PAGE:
Hair coloring involves the use of chemicals capable of removing, replacing, and/or covering up pigments naturally found inside the hair shaft. Use of these chemicals can result in a range of adverse effects, including temporary skin irritation and allergy, hair breakage, skin discoloration and unexpected hair color results.
Skin irritation and allergy
In certain individuals, the use of hair coloring can result in allergic reactions and/or skin irritation. Symptoms of these reactions can include redness, sores, itching, burning sensation and discomfort. Symptoms will sometimes not be apparent immediately following the application and processing of the tint, but can also arise after hours or even a day later.
To help prevent or limit allergic reactions, the majority of hair color products recommend that the client conduct a patch test before using the product. This involves mixing a small quantity of tint preparation and applying it directly to the skin for a period of 48 hours. If irritation develops, manufacturers recommend that the client not use the product.
European dermatologists have, however, strongly advised against such pre-use testing, as it entails additional sensitisation (allergy) risk and the interpretation by lay people may not be sufficiently accurate Thyssen et al. 2012.
Hair that has been damaged by excessive exposure to chemicals is considered over-processed. This results in dry, rough and fragile hair. In extreme cases, the hair can be so damaged that it breaks off entirely. This is especially true for Afro-Caribbean hair, especially if used in combination with relaxers. Treatments are available but the only real solution is to stop the use of chemicals until new hair grows and the damaged hair is cut off.
Skin and fingernails are made of the similar type of keratinized protein as hair. That means that drips, slips and extra hair tint around the hairline can result in patches of discolored skin. This is more common with darker hair colors and persons with dry absorbent skin.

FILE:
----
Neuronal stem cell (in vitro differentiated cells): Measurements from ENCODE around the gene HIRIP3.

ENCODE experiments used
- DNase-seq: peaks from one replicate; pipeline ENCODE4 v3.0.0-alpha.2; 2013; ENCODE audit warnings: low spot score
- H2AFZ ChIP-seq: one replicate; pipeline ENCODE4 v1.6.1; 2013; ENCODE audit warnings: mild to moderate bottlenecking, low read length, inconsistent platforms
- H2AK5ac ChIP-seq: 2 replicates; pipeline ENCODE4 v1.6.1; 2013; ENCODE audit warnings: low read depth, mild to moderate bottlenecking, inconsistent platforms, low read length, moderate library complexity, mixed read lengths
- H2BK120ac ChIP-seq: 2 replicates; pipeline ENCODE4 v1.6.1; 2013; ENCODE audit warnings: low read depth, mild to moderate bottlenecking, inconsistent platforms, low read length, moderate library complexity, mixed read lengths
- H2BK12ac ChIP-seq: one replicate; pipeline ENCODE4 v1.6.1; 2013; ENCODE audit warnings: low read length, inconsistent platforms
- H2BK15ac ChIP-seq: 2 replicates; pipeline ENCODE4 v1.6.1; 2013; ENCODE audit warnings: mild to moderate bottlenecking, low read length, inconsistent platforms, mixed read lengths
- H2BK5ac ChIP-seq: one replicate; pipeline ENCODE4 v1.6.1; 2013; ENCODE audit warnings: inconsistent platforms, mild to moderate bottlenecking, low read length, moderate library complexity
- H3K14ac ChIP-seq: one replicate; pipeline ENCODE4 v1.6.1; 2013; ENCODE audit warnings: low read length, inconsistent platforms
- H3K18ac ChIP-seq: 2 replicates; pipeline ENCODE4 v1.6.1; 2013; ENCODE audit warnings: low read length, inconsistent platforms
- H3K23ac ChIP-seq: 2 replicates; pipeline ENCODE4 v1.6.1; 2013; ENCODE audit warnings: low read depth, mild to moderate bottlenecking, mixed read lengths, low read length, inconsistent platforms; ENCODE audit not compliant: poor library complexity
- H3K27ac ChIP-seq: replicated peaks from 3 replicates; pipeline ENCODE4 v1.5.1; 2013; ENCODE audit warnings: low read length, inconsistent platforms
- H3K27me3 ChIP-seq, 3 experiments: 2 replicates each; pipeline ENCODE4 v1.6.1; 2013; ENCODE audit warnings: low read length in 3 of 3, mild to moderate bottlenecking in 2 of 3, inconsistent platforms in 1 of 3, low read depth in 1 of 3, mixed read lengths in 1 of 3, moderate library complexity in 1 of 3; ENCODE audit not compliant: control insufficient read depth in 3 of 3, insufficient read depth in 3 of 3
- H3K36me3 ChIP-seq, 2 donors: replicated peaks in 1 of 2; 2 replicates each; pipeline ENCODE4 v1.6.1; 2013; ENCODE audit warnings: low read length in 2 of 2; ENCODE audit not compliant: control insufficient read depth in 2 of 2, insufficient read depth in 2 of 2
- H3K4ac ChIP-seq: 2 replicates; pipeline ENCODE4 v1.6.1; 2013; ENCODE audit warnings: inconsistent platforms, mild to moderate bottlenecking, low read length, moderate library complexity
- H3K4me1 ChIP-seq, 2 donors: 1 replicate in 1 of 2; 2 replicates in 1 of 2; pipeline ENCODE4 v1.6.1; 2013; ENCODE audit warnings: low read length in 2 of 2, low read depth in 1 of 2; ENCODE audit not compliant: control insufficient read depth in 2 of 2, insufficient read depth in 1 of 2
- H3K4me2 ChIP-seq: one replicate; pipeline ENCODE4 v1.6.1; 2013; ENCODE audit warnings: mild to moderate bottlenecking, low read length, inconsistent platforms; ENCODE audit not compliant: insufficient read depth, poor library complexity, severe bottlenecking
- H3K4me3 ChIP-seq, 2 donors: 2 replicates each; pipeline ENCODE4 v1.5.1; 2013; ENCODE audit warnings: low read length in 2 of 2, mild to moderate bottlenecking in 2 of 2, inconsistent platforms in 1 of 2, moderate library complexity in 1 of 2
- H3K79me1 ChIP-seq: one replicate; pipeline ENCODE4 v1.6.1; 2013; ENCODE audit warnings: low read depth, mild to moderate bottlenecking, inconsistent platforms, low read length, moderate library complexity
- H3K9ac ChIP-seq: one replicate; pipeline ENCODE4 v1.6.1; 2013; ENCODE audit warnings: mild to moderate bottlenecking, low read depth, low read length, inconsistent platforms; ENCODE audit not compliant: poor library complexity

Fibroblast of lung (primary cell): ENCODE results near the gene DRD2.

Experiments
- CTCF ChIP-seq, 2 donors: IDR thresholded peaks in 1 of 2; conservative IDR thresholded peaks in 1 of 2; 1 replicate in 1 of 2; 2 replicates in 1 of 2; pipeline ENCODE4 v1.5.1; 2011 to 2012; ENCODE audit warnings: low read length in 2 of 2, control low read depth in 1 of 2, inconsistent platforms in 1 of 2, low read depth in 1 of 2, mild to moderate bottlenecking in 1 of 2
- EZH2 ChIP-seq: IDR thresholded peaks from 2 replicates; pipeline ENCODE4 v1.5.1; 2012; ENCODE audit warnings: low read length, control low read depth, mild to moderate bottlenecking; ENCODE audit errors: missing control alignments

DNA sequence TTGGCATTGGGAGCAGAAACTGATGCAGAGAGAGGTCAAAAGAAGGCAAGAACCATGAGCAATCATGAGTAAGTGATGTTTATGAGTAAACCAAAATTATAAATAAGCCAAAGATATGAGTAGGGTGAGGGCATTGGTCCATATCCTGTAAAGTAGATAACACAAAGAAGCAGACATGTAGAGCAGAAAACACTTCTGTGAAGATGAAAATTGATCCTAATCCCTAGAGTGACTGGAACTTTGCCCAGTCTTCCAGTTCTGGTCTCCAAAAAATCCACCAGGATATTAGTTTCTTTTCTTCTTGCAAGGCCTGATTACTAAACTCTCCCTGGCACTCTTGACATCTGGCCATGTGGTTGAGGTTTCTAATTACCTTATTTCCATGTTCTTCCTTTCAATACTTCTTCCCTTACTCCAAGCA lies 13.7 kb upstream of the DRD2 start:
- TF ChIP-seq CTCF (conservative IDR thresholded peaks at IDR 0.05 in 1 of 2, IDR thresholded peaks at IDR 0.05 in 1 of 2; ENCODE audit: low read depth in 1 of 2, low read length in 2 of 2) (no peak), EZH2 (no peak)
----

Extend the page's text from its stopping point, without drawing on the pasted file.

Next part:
This discoloration will disappear as the skin naturally renews itself and the top layer of skin is removed (typically takes a few days or at most a week). A good way to prevent dye discoloration is to put a thin layer of petroleum jelly or any oil-based preparation around the hairline. It is recommended that latex or nitrile gloves be worn to protect the hand.
|This article does not cite any references or sources. (December 2014)|
Several factors influence the final color of the hair following the coloring process.
- For semi-permanent and demi-permanent color, the final color is a blend of the natural color of the hair and the dye color.
- Bleached hair will often require pre-pigmentation before a color application. Dyeing bleached hair brown can result in grey or very ashy (grey sheen) hair.
- Previously color treated hair can react unpredictably with subsequent color treatments.
- Previous use of shampoos which deposit a layer of plastic on the hair can block the action of the dye.
- Presence of minerals, salts, chlorine or other contaminants in the water used in the coloring process
- Certain prescription drugs can alter hair chemistry
- Coloring dark hair to achieve a desirable shade of blond requires bleaching, followed by a secondary color treatment. Bleached hair can still have a yellow or coppery shade. A violet-based color can cancel out yellow tones, and a blue-based shade will cancel out coppery orange.
- Porosity of hair can affect the final shade. Porous hair often absorbs more color, which sometimes makes darker than expected.
- The salt lead acetate (the active ingredient in gradual darkening products such as Grecian formula) is toxic. Lead acetate trihydrate has also been shown to cause reproductive toxicity.
- Articles link the development of some forms of cancer (including leukemia, non-Hodgkin's lymphoma, bladder cancer, blood cancer, and multiple myeloma) with use of hair color. More specifically, prolonged use of permanent dark hair dyes can double a person's risk of getting some types of blood cancer.
- In 2004 a known human carcinogen, 4-aminobiphenyl or 4-ABP, was found in some commercial hair dyes. However, evidence is limited and inconsistent for the link between cancer from hair dye.